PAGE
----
There are many benefits to using public cloud services.
This article applies to: Cloudification
- Reduced investment in technology infrastructure: Cloud services are on vendors' servers, not Cornell's.
- Able to scale quickly: The cloud lets Cornell get resources when needed and scale up and down as demand changes.
- Service on demand: Cornell buys only what it needs, when it is needed. The cloud relieves us of having to plan for and anticipate needs far ahead of time.
- A la carte: Cornell purchases just what it wants or will use. This is in comparison to the old model in which we might buy a system and pay for unwanted or unimplemented features just to get the desired features and functions.
- Business agility: Cornell can change solutions and providers because it is not walking away from a huge investment in technology, trained personnel, etc.
- Economies of scale: Their high volume of business allows companies like Google to host millions of email accounts less expensively than Cornell can host thousands. By bulking up its systems, Google and similar players can serve the globe and run at full capacity 24X7, making their investment affordable to the company and the service affordable to customers.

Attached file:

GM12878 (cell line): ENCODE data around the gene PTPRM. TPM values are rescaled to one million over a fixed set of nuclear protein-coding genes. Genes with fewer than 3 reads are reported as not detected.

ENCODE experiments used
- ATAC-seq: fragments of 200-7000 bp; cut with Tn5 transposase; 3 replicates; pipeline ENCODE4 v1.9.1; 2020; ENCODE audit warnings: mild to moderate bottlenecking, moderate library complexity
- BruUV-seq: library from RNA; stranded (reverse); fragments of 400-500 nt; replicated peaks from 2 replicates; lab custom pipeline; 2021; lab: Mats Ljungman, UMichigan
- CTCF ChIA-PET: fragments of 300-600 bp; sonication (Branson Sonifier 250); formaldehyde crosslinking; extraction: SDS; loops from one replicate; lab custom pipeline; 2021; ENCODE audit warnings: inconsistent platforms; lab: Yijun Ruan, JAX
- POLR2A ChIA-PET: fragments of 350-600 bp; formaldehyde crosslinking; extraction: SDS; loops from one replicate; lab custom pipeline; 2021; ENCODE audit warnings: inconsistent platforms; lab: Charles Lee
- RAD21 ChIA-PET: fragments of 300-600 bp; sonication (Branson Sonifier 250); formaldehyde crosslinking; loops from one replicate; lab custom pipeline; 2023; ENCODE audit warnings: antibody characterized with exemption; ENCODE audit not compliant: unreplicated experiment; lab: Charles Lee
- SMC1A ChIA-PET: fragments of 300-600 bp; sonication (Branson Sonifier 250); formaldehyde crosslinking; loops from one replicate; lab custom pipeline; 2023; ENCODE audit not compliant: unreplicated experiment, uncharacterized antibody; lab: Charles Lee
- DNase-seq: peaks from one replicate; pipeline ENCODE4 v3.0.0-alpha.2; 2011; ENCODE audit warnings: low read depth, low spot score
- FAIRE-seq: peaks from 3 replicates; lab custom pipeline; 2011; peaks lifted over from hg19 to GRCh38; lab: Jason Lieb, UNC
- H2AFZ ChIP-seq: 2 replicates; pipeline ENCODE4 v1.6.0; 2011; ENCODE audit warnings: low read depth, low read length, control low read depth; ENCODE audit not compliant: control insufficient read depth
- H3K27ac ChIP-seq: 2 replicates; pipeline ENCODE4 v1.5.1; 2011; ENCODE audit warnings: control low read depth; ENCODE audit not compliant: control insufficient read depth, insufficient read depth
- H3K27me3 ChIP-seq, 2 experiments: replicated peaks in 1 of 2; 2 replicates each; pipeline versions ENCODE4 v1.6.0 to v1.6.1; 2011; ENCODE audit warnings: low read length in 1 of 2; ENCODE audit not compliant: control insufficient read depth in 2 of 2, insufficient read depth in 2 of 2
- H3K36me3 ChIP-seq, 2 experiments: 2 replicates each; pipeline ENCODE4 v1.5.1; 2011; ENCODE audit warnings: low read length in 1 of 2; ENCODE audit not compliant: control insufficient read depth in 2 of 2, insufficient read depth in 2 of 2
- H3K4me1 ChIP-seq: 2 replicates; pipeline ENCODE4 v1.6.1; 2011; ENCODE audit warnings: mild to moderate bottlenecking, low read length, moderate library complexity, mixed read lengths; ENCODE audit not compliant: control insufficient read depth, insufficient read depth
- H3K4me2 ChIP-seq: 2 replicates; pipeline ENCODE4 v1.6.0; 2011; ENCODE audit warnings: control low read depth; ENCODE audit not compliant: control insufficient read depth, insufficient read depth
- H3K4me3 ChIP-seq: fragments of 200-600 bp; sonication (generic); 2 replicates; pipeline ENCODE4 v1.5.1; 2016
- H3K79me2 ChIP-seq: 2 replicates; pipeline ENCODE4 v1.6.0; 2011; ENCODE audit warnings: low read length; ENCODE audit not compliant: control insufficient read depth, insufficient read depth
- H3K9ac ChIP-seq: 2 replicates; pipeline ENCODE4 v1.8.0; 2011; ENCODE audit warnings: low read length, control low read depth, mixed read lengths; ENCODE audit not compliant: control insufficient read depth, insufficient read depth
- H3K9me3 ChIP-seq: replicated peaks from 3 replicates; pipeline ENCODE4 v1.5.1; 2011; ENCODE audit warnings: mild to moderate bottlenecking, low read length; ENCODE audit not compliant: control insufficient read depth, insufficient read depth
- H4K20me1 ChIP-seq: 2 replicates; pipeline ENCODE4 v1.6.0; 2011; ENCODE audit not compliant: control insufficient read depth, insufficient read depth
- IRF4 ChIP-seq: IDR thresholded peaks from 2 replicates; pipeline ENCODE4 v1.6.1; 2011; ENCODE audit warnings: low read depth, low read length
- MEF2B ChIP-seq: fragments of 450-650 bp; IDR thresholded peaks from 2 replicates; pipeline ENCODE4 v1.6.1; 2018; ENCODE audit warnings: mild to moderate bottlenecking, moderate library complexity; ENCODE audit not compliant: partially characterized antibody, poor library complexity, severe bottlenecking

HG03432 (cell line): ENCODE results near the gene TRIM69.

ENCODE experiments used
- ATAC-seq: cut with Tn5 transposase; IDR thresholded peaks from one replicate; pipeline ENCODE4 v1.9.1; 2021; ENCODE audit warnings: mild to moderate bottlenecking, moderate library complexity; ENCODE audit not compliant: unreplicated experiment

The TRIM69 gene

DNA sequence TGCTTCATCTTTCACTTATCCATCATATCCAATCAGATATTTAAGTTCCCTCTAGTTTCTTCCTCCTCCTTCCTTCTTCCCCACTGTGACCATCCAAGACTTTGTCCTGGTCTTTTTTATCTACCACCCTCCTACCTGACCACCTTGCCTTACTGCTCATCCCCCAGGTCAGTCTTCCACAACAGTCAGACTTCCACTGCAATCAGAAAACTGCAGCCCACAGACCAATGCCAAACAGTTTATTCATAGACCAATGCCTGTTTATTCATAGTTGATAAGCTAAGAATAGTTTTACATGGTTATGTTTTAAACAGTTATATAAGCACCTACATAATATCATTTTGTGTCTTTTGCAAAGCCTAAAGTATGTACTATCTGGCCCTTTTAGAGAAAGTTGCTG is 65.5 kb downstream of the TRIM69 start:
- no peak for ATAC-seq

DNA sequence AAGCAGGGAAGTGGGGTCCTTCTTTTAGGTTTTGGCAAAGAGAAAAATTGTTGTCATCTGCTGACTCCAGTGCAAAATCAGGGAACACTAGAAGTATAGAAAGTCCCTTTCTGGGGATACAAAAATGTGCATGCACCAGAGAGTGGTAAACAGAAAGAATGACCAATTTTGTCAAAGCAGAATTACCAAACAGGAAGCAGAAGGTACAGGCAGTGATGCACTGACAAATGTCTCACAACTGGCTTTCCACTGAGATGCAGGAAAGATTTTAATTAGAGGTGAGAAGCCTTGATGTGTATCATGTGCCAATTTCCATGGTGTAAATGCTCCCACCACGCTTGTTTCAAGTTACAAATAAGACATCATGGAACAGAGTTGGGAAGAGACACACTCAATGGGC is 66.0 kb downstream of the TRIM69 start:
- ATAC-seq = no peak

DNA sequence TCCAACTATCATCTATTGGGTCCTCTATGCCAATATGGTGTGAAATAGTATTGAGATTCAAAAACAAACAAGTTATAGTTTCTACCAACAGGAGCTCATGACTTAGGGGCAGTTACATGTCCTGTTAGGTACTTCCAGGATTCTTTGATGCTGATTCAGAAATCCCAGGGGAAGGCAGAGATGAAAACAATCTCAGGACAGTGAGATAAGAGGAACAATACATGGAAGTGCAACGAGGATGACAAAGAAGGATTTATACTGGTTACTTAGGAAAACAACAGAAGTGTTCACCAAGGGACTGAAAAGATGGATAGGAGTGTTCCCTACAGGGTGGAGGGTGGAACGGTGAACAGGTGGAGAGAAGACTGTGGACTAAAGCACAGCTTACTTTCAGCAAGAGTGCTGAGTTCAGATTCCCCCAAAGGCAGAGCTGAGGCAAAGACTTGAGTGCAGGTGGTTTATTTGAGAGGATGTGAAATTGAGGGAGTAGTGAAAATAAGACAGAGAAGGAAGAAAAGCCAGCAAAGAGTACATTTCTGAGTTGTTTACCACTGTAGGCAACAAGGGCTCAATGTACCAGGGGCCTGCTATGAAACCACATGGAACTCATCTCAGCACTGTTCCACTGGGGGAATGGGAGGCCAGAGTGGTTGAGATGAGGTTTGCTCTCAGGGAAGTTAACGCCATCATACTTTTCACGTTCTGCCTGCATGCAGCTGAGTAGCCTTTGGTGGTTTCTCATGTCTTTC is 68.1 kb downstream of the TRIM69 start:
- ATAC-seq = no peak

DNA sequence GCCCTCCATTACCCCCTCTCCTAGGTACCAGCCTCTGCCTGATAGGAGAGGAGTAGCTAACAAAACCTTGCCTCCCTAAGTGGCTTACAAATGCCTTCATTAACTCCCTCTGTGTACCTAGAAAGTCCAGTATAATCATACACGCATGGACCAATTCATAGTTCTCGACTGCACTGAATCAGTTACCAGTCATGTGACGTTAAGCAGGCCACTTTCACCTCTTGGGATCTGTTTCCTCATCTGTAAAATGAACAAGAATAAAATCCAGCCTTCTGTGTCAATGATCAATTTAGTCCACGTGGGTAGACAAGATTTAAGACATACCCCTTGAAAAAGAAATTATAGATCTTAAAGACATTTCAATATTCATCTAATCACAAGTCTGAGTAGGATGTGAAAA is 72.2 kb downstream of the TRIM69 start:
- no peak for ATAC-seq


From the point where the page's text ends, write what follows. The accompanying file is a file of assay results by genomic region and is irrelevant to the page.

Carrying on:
- Reclaim resources to focus on core business: In higher education, IT is a means not an end. Cloud services let us worry less about system upgrades and disaster recovery since we aren't responsible for the service delivery, and focus more on things that differentiate Cornell--its education, research and outreach missions.
Cloud services are leading to positive customer experiences:
- They are easy to use; we are comfortable with them after having experience with Gmail and similar services.
- They are accessible via web through a variety of end-user devices: PCs, mobile.
- They let us move quickly: Services use dashboards, interfaces and templates that are easy for end users to manage and set up on their own: for example, setting up blogs with Cornell's blog service or a survey with Qualtrics. There is no need to wait around for an expert to set something up. Services are perceived as quick and responsive.
- Cornell's cloud service strategy could ultimately lead to more applications for users to choose from: As costs come down, it may be affordable to offer more applications, even if there is overlap in functionality, so that individuals can choose just the right tool for their needs.